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SA Liquor Licensing Reform – Preparing for Changes in 2020

9 minutes read time

Liquor licensing law in South Australia has been updated and amended over a series of changes in the last two years. The final, and most significant, tranche of amendments to liquor licensing laws has taken effect as of 18 November 2019. This includes the implementation of new liquor licence categories. Existing licensees need to review, consider and action a number of issues with their “transitioned” licences.

SA Liquor Licensing Law Reform

Over the last two years there have been a series of changes made in liquor licensing regulation in South Australia, in particular to the Liquor Licensing Act 1997 (SA) (Act).

These result from the staged implementation of amendments made by the Liquor Licensing (Liquor Review) Amendment Act 2017, which received assent on 28 November 2017.

As of 18 November 2019, the final (and most significant) tranche of changes to the Act have taken effect.

Earlier tranches of amendments took effect from 18 December 2017 and 24 September 2018.

This is one of an ongoing series of Legal Alerts on changes to South Australian liquor licensing laws. We have discussed the changes to the licensing regime throughout each phase they have been introduced.

Phase 1: Initial Amendments 2017

Phase 2: New Requirements for Delivery 2018

Phase 3: New Categories for Liquor Licensing 2019 

What are the new Liquor Licensing Categories?

One of the most significant amendments now implemented is the change to new categories of liquor licences.

This has included the transition of all existing liquor licences in SA to new categories. The transitions of categories are set out in the following table. In addition, the “old” Special Circumstances Licence was also abolished – as to transition of licences in that category.

Existing Category New Category
Hotel LicenceGeneral and Hotel Licence
Residential LicenceResidential Licence
Restaurant LicenceRestaurant and Catering Licence
Entertainment Venue LicenceOn-premises Licence
Club Licence Club Licence
Limited Club LicenceClub Licence
Retail Liquor Merchant's LicencePackaged Liquor Sales Licence
Direct Sales LicencePackaged Liquor Sales Licence
Wholesale Liquor Merchant's LicenceLiquor Production and Sales Licence
Producer's LicenceLiquor Production and Sales Licence
Small Venue LicenceSmall Venue Licence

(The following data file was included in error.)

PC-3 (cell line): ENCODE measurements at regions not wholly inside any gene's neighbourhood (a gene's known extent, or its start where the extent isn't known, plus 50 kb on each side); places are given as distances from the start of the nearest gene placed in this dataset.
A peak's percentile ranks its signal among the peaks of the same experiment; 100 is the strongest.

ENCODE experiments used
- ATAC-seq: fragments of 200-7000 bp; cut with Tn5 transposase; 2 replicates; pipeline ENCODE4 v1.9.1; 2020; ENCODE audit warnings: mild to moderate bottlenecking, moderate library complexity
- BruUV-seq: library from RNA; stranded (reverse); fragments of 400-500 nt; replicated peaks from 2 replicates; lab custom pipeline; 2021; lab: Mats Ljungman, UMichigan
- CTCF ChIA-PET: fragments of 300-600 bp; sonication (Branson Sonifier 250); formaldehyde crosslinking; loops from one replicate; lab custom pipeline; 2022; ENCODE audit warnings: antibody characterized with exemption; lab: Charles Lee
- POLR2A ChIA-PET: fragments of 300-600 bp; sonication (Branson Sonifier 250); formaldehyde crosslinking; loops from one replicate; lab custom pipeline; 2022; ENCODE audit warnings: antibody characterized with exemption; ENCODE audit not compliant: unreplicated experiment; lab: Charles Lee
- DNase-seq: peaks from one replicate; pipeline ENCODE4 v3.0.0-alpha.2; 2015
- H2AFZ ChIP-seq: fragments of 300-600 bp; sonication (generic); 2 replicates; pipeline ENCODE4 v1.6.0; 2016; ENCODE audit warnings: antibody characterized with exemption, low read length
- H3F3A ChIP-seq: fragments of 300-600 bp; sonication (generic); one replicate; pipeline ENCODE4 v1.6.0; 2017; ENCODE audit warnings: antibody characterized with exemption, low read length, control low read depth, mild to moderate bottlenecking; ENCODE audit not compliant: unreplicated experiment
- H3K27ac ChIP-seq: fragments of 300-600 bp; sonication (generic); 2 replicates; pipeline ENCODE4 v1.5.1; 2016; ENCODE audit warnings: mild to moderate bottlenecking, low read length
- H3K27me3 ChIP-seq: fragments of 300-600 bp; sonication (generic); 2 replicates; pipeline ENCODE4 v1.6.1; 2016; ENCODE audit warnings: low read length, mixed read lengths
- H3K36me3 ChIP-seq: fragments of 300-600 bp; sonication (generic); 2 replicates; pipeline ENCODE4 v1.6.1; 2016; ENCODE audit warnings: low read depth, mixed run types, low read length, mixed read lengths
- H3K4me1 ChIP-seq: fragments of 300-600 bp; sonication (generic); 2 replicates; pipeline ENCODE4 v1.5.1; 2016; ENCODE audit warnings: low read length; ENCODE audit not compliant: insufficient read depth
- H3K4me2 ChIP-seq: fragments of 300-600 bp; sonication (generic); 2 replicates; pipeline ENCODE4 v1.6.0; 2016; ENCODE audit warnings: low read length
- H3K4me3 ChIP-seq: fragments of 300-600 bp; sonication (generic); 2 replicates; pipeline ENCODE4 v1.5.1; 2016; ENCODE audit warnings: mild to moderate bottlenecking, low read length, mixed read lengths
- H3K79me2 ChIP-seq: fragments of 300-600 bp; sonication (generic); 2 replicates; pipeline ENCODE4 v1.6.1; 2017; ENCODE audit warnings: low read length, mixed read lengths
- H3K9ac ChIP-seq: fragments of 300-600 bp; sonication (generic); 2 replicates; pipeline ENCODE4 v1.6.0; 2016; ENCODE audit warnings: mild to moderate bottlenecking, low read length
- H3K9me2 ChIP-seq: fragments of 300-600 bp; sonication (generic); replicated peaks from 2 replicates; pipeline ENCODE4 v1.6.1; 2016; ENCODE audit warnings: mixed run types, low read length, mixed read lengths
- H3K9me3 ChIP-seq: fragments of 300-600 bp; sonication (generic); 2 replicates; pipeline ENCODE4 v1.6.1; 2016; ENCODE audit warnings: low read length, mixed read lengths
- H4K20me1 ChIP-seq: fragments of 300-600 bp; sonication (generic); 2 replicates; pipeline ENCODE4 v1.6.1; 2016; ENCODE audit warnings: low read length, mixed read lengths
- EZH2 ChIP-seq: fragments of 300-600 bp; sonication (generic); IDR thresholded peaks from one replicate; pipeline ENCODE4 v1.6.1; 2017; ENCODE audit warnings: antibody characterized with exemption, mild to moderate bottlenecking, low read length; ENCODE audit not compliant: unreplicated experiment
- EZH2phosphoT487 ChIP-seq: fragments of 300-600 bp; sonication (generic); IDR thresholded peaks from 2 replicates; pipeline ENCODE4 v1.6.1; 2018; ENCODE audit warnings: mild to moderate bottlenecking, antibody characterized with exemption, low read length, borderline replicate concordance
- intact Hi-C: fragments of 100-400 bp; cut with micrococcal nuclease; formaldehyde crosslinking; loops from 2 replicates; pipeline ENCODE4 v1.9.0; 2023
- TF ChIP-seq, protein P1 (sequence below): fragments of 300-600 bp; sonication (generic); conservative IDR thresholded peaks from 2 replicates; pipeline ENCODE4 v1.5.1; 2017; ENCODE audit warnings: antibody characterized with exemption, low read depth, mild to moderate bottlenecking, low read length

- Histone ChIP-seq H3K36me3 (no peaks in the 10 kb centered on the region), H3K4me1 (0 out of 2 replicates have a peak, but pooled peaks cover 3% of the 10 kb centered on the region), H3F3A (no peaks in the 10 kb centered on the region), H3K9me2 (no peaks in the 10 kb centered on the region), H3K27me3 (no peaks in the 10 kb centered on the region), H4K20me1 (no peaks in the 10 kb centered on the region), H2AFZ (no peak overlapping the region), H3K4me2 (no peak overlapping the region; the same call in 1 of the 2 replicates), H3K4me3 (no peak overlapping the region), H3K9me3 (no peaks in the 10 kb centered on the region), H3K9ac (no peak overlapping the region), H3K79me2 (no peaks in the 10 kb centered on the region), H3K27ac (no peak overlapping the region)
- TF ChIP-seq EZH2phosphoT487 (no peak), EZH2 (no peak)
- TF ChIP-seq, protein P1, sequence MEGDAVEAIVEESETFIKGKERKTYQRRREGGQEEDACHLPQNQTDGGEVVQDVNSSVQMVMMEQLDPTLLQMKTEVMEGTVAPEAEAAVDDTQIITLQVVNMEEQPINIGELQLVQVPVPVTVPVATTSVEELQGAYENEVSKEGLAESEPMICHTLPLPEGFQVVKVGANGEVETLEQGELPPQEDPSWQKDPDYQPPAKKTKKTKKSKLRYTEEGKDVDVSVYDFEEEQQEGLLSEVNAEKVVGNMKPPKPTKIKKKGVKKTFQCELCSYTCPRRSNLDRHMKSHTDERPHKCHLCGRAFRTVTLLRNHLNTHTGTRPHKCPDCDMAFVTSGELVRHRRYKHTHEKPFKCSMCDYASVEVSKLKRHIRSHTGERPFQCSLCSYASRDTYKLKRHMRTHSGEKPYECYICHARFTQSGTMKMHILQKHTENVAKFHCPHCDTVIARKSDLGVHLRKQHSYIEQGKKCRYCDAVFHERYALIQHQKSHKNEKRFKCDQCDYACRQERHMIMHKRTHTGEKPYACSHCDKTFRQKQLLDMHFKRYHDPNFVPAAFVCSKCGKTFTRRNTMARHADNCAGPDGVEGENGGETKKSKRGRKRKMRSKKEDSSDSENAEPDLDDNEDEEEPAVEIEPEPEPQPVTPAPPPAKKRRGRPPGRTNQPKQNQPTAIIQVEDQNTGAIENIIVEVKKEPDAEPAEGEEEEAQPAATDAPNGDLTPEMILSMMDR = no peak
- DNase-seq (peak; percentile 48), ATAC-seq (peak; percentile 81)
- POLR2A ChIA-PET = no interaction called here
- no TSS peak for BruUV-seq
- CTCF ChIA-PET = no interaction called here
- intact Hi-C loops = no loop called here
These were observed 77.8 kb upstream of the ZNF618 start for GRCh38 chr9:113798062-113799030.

What Should Licensees do now?

Licensees should note the possibility that a number of conditions on their former licence could drastically increase their fees. Most notable are the incoming “trading hours risk fees”.

By now, licensees should have received confirmation (in the form of a “document pack”) from the licensing authority confirming that their “old” licence has been transitioned to a new category. This document pack will include a copy of the “new” licence (with new licence number), and details of new “signage” to replace that issued under the “old” licensing regime.

Licensees should:

  • check over the information in the document pack received to ensure details are correct (name, address, etc);
  • carefully check the conditions and trading rights associated with the “new” licence – there may be some changes;
  • ensure that the “new” licence, and any “new” signage is displayed on the licensed premises as necessary, replacing any “old” signage;
  • check over any and all contract documents, terms and conditions documents, venue management plans and the like which might include a reference to the licensee’s “old” licence description or number – these ought be updated as the opportunity presents.

New Annual Fees = More Costs for Licensees

Licensees should be aware that particular conditions on their “old” licence could, if they are carried over to the “new” licence, result in a higher annual fee than might otherwise be the case.

“Trading hours risk fees” are the most significant in this regard. These comprise additional “loadings” on annual fees where late trade is allowed, as follows:

  • Past 2am until 3am = $2,000;
  • Past 3am until 4am = $6,000;
  • Past 4am until 5am = $15,000; and
  • Past 5am = $30,000.

These new fees will take effect from 1 July 2020.

It has been observed elsewhere that while SA has not implemented a “ban” on late night trade as such, the annual fee regime serves as a defacto “ban” for many businesses, given the steep fee impost.

Aside from annual fee “loadings” by reference to trading hours, there can also be additional, or increased, annual fees by reference to capacity of the licensed venue.

To avoid a higher annual fee, licensees can curtail the trading hours allowed by their licence, and/or seek to reduce the licensed capacity.

To do so, licensees can login to the Liquor and Gaming Portal, click “Applications” and then “Variation to conditions (downgrade)”. Licensees can lodge an e-form to reduce their trading hours or licensed capacity.

Licensees can check the potential increase in their annual licence fee by using the licensing authority’s Fee Calculator.

“Old” Direct Sales Licences – A Problem and a Solution

One of the (perhaps) unintended consequences of the changes implemented to the Act is the loss of the old Direct Sales Licence (DSL) category.

This is, in many respects, an unfortunate development – the apparent desire to “streamline” the number of licence categories has led to the loss of the DSL category, which was an efficient and cost-effective “fit” for many “on line only” businesses.